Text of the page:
Questioning Perception with Illusions

Can you spot the difference between the two pictures in the video above? Most of the packed audience at the “The Neuroscience of Illusion” event at the American Museum of Natural History in Manhattan couldn’t. What if we told you to look for something the men couldn’t leave without? Even with that clue, many attendees were still stumped. One women continued to struggle even when told to look for the man without a hat. If you’re like her and still confused, the engine of the plane is only present in one picture!

What makes it so hard to see what’s right in front of us? The audience’s response to the video illustrates that our field of vision, called the “attention spotlight,” is very narrow, said Apollo Robbins, speaker at the event. Called “The Gentleman Thief,” Robbins is a master pickpocket and illusionist who is said to have picked the pockets of more than 250,000 men and women. When we are focused on something intently, we may miss other important details. Pickpockets manipulate this shortcoming to divert attention and steal, he said.

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The Science of Illusion

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Most talks on the brain science of illusion feature slides or recordings, but the presentation last night at AAAS in Washington, DC, offered illustrations in four dimensions—a live performance by mesmerist Alain Nu. “The Man Who Knows” treated us to a series of experiences hard to explain but easy to enjoy. I’m going to describe a bit of what happened but you may want to just jump to the event’s video below to see for yourself, for reasons I’ll get to in a minute.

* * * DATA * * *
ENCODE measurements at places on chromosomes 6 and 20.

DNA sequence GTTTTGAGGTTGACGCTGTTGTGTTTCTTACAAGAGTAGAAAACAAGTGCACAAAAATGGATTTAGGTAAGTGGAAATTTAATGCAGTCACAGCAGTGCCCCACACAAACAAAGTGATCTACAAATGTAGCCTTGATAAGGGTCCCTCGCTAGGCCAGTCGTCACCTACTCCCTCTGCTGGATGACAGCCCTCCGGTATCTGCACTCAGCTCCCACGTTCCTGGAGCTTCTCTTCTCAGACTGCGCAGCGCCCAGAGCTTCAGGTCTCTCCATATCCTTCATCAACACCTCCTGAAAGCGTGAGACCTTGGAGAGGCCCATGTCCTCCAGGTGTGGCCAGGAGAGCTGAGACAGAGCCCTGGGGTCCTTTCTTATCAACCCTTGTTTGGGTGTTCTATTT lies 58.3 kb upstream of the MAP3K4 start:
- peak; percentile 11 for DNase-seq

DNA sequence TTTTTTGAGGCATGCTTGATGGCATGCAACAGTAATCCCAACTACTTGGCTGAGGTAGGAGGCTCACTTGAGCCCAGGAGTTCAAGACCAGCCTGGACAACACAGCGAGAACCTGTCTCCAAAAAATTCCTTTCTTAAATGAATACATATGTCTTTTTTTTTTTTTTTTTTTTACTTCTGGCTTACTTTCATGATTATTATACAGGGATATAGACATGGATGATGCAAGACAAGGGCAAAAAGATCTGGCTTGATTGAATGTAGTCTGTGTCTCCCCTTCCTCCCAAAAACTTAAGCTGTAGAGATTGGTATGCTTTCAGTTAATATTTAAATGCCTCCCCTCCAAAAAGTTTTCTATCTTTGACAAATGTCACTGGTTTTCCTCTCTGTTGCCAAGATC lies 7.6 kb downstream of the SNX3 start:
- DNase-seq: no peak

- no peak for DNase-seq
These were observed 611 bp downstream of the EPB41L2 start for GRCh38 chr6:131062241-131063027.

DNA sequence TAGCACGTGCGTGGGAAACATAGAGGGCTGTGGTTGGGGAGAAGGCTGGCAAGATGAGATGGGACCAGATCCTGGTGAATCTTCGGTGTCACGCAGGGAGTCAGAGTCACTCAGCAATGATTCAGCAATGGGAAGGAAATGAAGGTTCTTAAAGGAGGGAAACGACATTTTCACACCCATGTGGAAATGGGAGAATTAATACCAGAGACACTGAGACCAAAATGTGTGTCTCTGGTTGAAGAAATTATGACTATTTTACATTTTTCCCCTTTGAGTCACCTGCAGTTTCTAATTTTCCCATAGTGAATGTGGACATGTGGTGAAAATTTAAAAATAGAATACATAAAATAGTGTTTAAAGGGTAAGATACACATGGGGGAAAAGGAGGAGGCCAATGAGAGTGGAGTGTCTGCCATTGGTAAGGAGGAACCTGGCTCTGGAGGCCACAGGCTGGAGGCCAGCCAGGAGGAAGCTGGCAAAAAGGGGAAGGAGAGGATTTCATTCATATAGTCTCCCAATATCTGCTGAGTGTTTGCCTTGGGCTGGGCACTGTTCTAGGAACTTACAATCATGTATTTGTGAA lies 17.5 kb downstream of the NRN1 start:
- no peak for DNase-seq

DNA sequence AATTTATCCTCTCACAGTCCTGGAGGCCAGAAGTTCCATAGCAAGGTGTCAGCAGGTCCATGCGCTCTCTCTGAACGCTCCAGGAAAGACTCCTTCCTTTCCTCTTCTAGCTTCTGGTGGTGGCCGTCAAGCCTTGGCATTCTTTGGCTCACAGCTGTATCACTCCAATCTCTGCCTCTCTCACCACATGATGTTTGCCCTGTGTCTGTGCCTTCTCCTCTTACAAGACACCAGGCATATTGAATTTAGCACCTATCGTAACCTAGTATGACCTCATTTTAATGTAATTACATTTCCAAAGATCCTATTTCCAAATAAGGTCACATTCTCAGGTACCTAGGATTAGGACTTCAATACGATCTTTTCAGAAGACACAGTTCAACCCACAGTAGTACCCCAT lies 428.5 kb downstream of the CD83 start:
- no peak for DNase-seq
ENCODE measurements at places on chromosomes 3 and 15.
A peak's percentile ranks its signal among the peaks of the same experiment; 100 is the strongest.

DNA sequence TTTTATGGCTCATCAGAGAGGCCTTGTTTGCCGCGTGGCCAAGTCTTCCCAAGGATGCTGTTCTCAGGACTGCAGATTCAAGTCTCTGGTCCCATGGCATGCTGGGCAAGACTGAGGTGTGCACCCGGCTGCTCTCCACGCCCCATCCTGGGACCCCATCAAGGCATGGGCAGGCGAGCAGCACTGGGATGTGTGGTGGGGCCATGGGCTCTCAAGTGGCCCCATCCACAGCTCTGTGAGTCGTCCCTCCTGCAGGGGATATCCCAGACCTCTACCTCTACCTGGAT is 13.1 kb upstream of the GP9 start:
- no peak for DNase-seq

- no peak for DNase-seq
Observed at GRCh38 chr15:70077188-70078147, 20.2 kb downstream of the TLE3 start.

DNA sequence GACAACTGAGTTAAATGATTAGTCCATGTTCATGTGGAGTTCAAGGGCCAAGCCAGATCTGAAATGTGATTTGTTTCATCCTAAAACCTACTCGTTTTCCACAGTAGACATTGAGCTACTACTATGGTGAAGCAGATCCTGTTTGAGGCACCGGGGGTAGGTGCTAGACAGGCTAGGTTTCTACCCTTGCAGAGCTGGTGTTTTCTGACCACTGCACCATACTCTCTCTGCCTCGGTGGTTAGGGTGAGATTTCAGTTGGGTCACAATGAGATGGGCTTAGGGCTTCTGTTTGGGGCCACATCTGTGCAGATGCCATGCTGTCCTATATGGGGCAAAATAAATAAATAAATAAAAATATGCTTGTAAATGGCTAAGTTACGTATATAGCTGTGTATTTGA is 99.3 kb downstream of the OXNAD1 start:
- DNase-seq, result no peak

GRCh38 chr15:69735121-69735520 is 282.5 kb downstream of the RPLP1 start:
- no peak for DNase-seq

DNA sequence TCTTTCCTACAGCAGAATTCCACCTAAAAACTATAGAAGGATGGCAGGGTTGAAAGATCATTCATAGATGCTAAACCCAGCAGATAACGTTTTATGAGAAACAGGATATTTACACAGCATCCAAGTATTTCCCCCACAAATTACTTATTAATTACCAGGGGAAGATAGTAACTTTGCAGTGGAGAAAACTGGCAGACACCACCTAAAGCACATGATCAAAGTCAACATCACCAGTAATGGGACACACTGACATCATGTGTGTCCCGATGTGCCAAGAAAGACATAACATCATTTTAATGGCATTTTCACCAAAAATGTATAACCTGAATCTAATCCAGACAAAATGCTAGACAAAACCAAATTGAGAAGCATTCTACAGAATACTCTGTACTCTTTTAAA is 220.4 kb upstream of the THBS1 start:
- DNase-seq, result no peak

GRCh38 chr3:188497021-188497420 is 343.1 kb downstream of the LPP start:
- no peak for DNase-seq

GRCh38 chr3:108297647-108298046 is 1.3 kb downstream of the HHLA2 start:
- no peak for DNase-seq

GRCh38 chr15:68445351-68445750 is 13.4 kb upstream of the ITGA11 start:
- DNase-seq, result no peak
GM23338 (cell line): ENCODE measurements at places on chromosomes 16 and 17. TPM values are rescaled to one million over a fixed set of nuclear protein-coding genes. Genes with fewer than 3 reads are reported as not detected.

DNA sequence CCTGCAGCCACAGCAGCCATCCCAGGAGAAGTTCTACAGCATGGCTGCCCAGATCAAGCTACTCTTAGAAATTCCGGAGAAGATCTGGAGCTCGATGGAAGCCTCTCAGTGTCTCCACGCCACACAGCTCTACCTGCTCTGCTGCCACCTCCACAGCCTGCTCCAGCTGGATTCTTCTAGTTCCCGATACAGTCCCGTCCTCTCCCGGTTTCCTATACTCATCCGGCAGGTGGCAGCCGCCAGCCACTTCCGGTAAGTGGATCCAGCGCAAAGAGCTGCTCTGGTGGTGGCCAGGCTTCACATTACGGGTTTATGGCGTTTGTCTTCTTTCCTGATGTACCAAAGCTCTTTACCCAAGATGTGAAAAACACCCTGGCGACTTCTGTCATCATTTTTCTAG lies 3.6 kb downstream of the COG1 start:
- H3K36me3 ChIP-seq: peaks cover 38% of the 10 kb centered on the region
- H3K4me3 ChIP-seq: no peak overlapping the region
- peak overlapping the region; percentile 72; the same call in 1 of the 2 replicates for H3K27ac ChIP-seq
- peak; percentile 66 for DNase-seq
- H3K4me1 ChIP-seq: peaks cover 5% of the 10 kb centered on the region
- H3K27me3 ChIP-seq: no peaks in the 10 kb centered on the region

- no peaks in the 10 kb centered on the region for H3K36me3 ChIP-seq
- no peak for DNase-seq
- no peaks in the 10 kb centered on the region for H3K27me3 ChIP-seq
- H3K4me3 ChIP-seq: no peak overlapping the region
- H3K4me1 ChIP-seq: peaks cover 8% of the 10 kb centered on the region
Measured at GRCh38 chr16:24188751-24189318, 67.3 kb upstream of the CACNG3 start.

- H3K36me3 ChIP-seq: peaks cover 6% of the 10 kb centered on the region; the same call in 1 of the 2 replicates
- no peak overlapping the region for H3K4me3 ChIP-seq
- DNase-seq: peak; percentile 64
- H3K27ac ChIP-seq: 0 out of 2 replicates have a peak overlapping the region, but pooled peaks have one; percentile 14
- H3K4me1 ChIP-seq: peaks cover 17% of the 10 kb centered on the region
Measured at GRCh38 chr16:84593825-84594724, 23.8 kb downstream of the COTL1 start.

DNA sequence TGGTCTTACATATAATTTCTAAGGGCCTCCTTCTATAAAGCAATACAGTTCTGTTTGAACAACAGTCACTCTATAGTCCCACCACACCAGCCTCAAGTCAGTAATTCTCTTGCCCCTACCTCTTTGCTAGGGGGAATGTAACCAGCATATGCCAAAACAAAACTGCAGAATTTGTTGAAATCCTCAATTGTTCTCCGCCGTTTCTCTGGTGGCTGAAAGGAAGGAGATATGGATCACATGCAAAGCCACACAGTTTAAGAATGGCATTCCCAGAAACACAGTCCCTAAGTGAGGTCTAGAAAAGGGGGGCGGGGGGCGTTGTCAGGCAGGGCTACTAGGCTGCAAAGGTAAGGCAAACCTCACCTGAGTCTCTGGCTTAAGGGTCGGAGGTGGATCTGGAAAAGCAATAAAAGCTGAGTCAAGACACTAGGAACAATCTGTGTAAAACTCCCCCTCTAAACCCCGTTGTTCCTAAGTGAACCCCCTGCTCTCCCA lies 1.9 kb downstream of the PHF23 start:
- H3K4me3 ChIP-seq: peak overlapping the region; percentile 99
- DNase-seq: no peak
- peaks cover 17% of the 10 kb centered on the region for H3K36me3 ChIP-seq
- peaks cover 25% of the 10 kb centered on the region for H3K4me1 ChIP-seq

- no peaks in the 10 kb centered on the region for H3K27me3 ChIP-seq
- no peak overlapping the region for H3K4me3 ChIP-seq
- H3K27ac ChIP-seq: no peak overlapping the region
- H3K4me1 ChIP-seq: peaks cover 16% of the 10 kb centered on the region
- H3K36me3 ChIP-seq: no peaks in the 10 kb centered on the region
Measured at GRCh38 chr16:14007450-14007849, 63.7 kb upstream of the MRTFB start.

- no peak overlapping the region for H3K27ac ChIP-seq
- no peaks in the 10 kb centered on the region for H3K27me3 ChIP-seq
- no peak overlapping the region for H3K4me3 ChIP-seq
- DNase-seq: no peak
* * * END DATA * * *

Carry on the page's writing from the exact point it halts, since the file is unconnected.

For example, Nu showed us a can of soda, popping the top, pouring soda into two ice-filled glasses, crumpling the can a bit as he invited two volunteers to quaff it down. After they had, Nu’s hands danced around the can, and its bends slowly straightened—and then it was full of soda. He popped the top, and poured more soda out, to the evident enjoyment of the two volunteers, who got a second helping. How did he do it? After his set, Nu joined three scientists who told us we’d only fooled ourselves.

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